What age should kids be when they begin skiing? If the rest of the family skis, a good key is when they seem interested. If skiing is not a regular part of your winter activities, you may want to begin by visiting a ski area so they see other kids skiing. They are ready when they appear excited to learn. Most resorts start at 3 or 4; we chose 4. Go with their interest — if they don’t show any enthusiasm, let it rest. You know your own child — if she is usually reluctant to try something new but likes it once it’s tried, maybe suggest trying it once.
What if they don’t like skiing? Don’t let them feel guilty for not enjoying it. Find other things for them to do while others in the family ski, and eventually they will decide to try again. It may take a while: Our youngest was 10 before she decided everyone else seemed to be having fun so she should try another lesson. That time she took to it immediately.
Even if you’re a good skier, unless you are a trained instructor (and trained recently), sign kids up for a ski lesson, preferably at a mountain with a full children’s program and instructors specially trained in teaching young kids. Look for dedicated beginner areas, especially those with snow sculpted for learning and “magic carpet” lifts. Above all, don’t load a first-timer onto a lift and try skiing down the mountain with them between your skis. It’s scary for kids, dangerous for you both and doesn’t teach them how to ski.
A certified instructor will not only create a good first experience for a child, but also give you good tips on skiing together after the lesson. We found it was worthwhile to choose a private lesson first instead of group lessons. Along with individual attention, a child can progress at his own speed, and won’t be distracted by other kids or intimidated by fear of not doing as well.
If you opt for a group lesson, ask how many children and instructors are in each group (there should always be two with young kids), how the groups are divided, how children are moved as they progress and how much actual ski time each child gets (as opposed to waiting in line). For very young children, consider a ski-play program that includes skiing part of a day or half-day mixed with playtime.
We opted for private lessons to start, and then a half-day ski-play experience a couple of times, followed by our skiing with them for an hour or so before another private lesson. That combined individual attention with a chance to practice a little bit before moving on. It seemed less intimidating than a series of lessons (and less expensive).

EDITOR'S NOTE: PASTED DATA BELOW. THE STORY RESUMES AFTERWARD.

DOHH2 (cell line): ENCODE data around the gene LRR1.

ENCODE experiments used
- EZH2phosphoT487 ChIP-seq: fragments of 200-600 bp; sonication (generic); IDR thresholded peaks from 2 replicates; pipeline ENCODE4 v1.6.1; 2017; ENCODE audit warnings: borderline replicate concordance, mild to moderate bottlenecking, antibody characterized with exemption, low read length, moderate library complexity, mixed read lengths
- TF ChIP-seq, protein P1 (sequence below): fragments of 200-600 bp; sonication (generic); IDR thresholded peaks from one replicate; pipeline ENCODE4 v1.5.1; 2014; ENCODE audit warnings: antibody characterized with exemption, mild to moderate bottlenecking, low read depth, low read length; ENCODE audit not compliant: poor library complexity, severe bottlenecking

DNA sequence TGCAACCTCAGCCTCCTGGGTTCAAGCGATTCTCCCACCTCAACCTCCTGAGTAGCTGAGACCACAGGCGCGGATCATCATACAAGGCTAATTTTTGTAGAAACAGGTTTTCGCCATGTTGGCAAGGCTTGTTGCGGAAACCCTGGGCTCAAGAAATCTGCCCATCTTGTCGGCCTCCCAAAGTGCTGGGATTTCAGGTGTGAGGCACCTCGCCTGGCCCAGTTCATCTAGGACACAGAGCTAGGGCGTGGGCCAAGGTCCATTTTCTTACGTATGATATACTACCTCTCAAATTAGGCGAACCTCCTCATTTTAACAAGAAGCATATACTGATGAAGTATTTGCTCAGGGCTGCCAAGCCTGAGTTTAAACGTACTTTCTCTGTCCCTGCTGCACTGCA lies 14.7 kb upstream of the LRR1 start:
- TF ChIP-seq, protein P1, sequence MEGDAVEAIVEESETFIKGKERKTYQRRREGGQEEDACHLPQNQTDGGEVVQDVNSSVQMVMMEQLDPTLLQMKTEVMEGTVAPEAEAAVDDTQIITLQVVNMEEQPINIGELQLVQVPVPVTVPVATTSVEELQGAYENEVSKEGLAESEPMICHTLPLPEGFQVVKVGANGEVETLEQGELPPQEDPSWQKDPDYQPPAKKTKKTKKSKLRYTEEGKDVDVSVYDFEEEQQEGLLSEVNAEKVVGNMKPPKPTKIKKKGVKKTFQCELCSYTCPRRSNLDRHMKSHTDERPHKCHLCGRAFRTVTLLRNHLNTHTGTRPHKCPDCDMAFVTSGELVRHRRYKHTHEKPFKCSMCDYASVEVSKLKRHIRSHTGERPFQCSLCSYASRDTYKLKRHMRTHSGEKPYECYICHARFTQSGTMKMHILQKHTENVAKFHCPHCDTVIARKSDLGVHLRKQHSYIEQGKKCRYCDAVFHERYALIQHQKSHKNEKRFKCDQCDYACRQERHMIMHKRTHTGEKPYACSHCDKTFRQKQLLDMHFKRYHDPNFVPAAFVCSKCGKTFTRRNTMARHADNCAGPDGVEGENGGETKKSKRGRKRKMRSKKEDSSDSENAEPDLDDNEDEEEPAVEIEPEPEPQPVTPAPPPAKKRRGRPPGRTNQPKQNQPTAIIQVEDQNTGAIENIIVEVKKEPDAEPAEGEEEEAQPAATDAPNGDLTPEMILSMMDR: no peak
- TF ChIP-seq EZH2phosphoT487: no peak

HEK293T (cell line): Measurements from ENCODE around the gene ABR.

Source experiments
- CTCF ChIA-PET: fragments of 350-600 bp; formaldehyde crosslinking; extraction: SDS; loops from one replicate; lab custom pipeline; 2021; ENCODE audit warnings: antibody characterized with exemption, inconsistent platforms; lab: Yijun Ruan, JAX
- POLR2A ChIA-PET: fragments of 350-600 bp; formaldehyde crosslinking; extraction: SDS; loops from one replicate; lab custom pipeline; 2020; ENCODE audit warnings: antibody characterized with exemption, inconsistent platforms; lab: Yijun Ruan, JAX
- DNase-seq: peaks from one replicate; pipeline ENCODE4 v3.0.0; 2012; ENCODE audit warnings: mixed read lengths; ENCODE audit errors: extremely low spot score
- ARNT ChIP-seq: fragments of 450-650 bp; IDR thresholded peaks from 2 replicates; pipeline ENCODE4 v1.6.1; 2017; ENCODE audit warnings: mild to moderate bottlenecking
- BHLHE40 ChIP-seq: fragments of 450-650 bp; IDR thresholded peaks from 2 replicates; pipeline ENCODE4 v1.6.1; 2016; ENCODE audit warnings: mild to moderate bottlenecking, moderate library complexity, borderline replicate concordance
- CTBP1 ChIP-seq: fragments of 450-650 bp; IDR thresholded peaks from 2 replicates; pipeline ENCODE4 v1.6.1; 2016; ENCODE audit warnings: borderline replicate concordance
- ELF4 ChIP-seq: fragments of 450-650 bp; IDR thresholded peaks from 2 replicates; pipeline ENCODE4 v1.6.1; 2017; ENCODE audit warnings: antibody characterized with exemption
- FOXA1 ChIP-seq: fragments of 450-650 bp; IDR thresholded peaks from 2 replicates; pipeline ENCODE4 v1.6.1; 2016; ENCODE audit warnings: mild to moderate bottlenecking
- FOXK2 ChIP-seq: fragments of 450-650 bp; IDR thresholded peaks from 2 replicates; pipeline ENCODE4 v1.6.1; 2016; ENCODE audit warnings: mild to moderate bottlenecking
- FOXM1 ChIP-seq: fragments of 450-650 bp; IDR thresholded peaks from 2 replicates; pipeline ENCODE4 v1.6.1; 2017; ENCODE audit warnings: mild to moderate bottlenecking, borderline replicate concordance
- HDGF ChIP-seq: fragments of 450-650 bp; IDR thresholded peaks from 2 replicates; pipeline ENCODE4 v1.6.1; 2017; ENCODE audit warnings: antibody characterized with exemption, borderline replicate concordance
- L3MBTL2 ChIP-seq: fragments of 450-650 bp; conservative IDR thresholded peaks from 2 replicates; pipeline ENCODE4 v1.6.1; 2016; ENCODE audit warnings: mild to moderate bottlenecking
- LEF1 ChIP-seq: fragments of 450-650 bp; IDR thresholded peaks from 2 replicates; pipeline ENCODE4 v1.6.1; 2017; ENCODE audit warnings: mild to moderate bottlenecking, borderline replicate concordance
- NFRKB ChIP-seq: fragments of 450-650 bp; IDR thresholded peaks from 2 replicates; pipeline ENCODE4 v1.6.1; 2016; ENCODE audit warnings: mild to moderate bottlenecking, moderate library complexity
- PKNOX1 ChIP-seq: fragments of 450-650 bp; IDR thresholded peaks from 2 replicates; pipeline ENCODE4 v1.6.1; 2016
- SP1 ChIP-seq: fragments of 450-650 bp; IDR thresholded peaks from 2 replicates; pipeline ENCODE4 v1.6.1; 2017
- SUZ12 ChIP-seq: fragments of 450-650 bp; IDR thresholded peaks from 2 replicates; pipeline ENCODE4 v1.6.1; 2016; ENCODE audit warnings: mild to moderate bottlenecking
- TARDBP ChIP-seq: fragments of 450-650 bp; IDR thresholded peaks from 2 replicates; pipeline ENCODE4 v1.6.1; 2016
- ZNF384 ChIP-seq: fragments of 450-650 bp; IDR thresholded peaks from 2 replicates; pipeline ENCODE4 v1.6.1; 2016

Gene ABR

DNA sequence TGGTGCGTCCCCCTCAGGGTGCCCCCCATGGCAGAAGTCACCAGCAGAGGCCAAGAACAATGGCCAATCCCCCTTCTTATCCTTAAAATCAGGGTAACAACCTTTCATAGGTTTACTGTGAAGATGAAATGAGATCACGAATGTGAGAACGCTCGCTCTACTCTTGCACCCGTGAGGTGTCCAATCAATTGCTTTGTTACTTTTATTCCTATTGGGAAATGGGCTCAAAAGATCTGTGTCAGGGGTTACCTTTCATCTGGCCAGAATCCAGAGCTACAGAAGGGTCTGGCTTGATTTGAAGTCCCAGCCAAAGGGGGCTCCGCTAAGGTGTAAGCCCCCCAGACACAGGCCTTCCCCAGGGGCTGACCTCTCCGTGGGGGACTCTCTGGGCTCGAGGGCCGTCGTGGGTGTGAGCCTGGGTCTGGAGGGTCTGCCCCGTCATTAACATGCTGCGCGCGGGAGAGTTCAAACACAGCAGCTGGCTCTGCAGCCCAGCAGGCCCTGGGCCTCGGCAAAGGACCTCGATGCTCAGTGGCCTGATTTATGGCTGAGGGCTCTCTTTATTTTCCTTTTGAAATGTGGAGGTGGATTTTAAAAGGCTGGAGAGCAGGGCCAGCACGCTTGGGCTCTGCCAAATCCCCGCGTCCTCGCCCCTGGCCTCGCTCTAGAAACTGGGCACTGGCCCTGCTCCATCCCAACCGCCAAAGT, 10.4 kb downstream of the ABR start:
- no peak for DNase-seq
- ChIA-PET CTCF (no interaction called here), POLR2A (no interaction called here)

Most learn-to-ski packages include rental equipment (which should also include a helmet — start kids skiing safely so it will be a lifetime habit). Don’t borrow equipment — boots should be properly fitted and skis correctly adjusted. Be sure kids are dressed warmly enough for the day’s weather — there’s no bigger turn-off than being cold.
After the lesson, learn the language before you take them on the mountain yourself. Snowplows are wedges for older kids, pizza slices for preschoolers. Parallel is French fries, and a spider is the best way to get up from a fall. Watch the first lessons, but from a discreet distance, so you’re not in the way, but so you can follow up with what the instructor tells them. Stay on that path — don’t confuse them with “here’s another way to do that” instead of re-enforcing what they learned in the lesson.
Prepare to spend some time skiing really boring terrain and resist the temptation to take beginning skiers onto more difficult trails. It’s not the place to learn: They are likely to be scared and they will be a danger to other skiers. Wait until after a few lessons and the instructor says they are ready for steeper terrain.
Over the years our kids have taken lessons at a number of mountains in the Northeast, and the ones we thought did the best job are Gunstock and Cranmore Mountain in New Hampshire and Okemo, Smugglers Notch and Bromley in Vermont.